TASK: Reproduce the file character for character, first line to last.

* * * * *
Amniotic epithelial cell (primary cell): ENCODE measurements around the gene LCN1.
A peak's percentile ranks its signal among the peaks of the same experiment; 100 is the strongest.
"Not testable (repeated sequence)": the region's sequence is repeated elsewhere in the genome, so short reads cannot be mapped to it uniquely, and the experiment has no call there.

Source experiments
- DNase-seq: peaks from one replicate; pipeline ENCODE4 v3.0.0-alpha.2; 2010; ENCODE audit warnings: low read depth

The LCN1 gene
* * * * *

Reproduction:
Amniotic epithelial cell (primary cell): ENCODE measurements around the gene LCN1.
A peak's percentile ranks its signal among the peaks of the same experiment; 100 is the strongest.
"Not testable (repeated sequence)": the region's sequence is repeated elsewhere in the genome, so short reads cannot be mapped to it uniquely, and the experiment has no call there.

Source experiments
- DNase-seq: peaks from one replicate; pipeline ENCODE4 v3.0.0-alpha.2; 2010; ENCODE audit warnings: low read depth

The LCN1 gene